TerraFlex Shoe Review
Over the last several years, a lot of information has come out about the benefits of being barefoot or wearing minimalist shoes. Whether you desire to walk or run barefoot or not, there are times when it is necessary to wear shoes. The running and ultralight backpacking community have made terms like minimalist shoes, wide toe box, and zero drop common everyday language when looking to purchase a new pair of shoes. The company Xero Shoes has become a player in the minimalist shoe arena with their line of adventure shoes, everyday shoes, and sandals.
The Xero TerraFlex is a zero drop “barefoot style” running shoe. This shoe is a beefier version of the popular Xero Prio shoe and has been more specifically designed for trail running and any other trail related activity such as backpacking and hiking. The shoe comes in multiple colors and for men and women. Although I don’t wear only zero drop and minimalist shoes, I have been wearing minimalist shoes in varying degrees for about three years. Below are some thoughts specifically on the TerraFlex and transitioning to minimalist shoes in general.
Features and Specifications
Straight from the Xero Shoes website, the TerraFlex shoe includes the following features:
- Natural FIT — A wide toe box lets your toes spread and relax. Plus the “XERO-drop” sole (non-elevated heel and low-to-the-ground) allows for proper posture, balance, and agility;
- Men’s size 9 is 9.6 ounces each;
- Vegan-friendly materials — No animal products in the TerraFlex;
- Huarache-inspired design;
- Adjustable instep strap — The “inverted V” straps aren’t sewn down, so you can use them to lock in your instep while keeping your toes free to move;
- Removable 2mm insole — For a more barefoot feeling, you can remove the optional 2mm insole;
- 5,000-mile sole warranty — Like all our FeelTrue® soles, the TerraFlex is backed by our 5,000-mile sole warranty.
I have found the shoe to be quite comfortable and I wear them even when not on the trail. The zero drop (same height in the heel of the shoe as the toe) takes some getting used to. If you have never worn zero drop shoes before, you will want to make this transition slowly, in my opinion. If you Google running in minimalist shoes you will certainly find stories discussing injuries and problems blamed on wearing minimalist shoes. Likewise, if you spend some time reading the informaiton you will discover that most injuries and problems are a result of trying to do too much too quickly. Respect the process.
Wide Toe box and Endcap
The shoe is designed with plenty of room in the toe box and front of the shoe to allow the toes plenty of room to spread out. The protective cap on the end helps to protect the toes if you catch a rock or root with the end of your foot. The toe box allows plenty of room for the foot to expand on long runs or hikes.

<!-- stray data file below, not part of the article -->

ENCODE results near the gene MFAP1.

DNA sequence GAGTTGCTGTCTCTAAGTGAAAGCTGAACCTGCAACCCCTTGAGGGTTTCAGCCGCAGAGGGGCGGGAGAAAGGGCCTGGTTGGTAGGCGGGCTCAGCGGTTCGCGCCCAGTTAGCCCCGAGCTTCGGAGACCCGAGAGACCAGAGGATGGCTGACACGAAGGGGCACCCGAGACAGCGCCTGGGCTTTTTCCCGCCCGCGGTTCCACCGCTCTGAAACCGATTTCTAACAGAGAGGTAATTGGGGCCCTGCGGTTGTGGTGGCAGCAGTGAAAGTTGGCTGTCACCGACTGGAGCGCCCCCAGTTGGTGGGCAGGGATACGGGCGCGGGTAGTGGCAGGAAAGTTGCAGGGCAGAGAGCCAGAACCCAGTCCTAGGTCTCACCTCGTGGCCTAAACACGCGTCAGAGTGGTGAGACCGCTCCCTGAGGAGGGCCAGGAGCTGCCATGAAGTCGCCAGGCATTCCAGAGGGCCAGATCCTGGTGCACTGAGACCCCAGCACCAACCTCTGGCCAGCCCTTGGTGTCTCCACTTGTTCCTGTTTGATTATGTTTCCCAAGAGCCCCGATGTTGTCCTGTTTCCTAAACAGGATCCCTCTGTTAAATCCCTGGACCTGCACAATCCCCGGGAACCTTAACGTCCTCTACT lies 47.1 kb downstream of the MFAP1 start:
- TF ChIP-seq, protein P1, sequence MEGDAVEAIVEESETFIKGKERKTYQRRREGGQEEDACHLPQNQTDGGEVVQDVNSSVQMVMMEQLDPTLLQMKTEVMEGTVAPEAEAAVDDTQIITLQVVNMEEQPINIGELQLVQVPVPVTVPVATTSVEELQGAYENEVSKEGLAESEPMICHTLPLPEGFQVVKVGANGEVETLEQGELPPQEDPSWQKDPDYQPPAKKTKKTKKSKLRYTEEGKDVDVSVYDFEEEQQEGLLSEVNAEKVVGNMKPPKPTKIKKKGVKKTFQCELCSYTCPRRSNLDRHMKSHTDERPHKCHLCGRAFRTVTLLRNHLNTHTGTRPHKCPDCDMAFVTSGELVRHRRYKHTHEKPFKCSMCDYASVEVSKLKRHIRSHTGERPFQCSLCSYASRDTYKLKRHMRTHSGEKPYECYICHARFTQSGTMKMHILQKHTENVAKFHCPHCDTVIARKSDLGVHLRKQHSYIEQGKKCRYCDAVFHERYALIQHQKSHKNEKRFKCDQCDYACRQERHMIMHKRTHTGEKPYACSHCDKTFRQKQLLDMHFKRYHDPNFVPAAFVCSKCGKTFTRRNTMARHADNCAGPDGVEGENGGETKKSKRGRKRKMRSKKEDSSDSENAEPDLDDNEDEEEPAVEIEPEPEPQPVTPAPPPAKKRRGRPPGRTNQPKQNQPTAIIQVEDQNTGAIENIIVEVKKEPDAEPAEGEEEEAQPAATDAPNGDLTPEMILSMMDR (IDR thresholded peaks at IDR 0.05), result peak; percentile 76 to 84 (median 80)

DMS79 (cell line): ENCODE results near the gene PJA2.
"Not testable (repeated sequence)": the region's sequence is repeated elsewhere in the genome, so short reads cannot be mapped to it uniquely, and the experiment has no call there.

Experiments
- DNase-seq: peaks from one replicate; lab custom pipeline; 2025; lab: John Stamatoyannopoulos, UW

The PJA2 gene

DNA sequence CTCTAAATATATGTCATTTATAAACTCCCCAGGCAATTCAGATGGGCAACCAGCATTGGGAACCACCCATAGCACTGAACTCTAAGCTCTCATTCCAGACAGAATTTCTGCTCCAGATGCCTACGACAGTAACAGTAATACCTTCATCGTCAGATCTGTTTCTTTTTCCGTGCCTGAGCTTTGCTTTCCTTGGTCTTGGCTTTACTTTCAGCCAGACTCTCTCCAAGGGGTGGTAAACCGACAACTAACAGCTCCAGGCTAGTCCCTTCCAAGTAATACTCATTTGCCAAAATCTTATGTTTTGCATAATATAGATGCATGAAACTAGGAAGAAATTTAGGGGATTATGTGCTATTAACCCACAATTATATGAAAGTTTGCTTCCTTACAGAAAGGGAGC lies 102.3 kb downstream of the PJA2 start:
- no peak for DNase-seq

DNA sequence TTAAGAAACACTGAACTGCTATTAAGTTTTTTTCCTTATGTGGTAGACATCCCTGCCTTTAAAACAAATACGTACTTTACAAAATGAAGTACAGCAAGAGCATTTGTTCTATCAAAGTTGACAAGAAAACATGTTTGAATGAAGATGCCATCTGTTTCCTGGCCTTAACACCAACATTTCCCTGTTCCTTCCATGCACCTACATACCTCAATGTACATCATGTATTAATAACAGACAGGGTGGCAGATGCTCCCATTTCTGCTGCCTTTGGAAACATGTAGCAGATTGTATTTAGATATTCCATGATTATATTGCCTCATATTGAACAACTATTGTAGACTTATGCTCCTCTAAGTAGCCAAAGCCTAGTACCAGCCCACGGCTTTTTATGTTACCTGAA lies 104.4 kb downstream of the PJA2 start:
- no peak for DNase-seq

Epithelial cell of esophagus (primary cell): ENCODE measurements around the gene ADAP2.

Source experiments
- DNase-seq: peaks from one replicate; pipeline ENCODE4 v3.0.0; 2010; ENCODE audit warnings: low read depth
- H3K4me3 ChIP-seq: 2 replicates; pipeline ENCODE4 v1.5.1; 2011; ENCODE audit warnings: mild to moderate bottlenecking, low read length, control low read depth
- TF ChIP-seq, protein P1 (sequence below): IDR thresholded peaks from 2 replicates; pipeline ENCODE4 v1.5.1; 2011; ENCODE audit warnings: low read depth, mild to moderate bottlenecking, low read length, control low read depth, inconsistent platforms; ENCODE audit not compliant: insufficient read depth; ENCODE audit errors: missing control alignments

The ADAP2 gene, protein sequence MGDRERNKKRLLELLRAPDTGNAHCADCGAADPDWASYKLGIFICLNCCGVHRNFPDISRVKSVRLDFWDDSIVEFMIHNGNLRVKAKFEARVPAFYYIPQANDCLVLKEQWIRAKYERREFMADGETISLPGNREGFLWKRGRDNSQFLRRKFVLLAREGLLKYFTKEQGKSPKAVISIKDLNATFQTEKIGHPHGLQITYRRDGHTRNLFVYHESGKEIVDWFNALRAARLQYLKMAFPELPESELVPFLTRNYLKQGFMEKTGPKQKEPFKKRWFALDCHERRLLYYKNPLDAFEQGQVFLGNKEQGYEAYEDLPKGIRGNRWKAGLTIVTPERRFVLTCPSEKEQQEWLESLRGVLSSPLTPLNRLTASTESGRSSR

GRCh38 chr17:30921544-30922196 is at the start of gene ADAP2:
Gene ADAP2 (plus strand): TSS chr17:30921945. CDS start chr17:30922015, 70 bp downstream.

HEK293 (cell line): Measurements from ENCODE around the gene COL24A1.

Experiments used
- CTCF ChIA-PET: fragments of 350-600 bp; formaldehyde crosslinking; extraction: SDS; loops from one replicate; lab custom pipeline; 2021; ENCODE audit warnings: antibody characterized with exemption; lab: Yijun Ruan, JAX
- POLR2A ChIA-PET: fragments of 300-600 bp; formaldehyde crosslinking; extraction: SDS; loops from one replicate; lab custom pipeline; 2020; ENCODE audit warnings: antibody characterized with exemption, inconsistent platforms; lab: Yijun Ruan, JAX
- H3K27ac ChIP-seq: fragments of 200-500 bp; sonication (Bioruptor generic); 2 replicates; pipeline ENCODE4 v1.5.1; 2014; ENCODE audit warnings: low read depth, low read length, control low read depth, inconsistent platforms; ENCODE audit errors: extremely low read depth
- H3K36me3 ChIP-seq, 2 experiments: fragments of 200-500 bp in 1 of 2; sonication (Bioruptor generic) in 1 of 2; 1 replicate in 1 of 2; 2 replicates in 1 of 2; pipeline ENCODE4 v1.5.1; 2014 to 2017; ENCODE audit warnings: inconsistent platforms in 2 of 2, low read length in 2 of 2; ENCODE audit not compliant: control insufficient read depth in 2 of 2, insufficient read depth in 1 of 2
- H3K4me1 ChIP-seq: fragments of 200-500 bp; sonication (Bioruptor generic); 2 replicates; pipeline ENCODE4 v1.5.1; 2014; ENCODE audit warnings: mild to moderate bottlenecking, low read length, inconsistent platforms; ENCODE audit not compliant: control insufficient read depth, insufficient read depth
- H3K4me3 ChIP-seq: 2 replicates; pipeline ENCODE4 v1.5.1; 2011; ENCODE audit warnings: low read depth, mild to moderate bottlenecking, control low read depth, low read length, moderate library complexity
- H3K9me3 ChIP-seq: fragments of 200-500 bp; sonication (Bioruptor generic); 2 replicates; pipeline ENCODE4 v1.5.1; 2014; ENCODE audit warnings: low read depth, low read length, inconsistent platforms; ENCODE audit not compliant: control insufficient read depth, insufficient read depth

Tread and Shoe Sole
One of the biggest differences between the TerraFlex and its predecessor, the Prio, is the aggressive tread and lugs on the bottom of the shoe. While the lugs don’t give the same feeling of being connected to the ground as the Prio, it adds the additional grip and control in mud, sand, and loose rock that was lacking. Even still, the TerraFlex still has plenty of flexibility to allow the same barefoot feeling while having the protection of the shoe on the trail. Even though the TerraFlex has the extra 2 mm insole to help protect against rocks and pointy objects, make no mistake, you will feel some of the rocks. This shoe is not the same as other zero drop running shoes that has more cushioning. I wear those shoes as well and there is a time and place for both. As for feeling rocks and roots through the sole of the shoe, I would say that some of this is not a bad thing. You will definitely feel more connected to the surface. Also, sometimes when you feel a sharp rock it seems worse in the moment than it actually is because we have grown so accustomed to not feeling anything with our feet. Once the initial shock of the sharp rock feeling passes I then realize it did not hurt as bad as I initially thought.
I have been wearing Xero shoes for about three years. I have worn their Z-Trail sandal, Z-Trek sandal, the Hana, and now the TerraFlex. As mentioned before, be smart with your transition to minimalist shoes and take your time. I use these shoes for everyday wear, trail running, hiking, and backpacking. Willie the Trail Dog approves of the places they have taken us so far. If you have questions about gear, running, or adventure and are looking for a fun and knowledgeable group, be sure to check out TeamBU from Becoming Ultra.
A couple of other observations about this shoe are the sizing and shoe strings.
One of my biggest complaints about Xero shoes is the sizing seems to vary so much from one style of shoe to the next. The website provides sizing charts and tips and you should pay close attention to this information. Most of their shoes run small and the TerraFlex is no exception. I had to go up a half size.
It might seem trivial, but I have heard and read in many places the dislike of the shoe strings on these shoes. They are really thick and make keeping the shoes tied a challenge unless you double tie the knot or use some other trick. But, because the string is so thick it looks ridiculous if you double tie the string. Come on Xero, please do something about the shoe strings.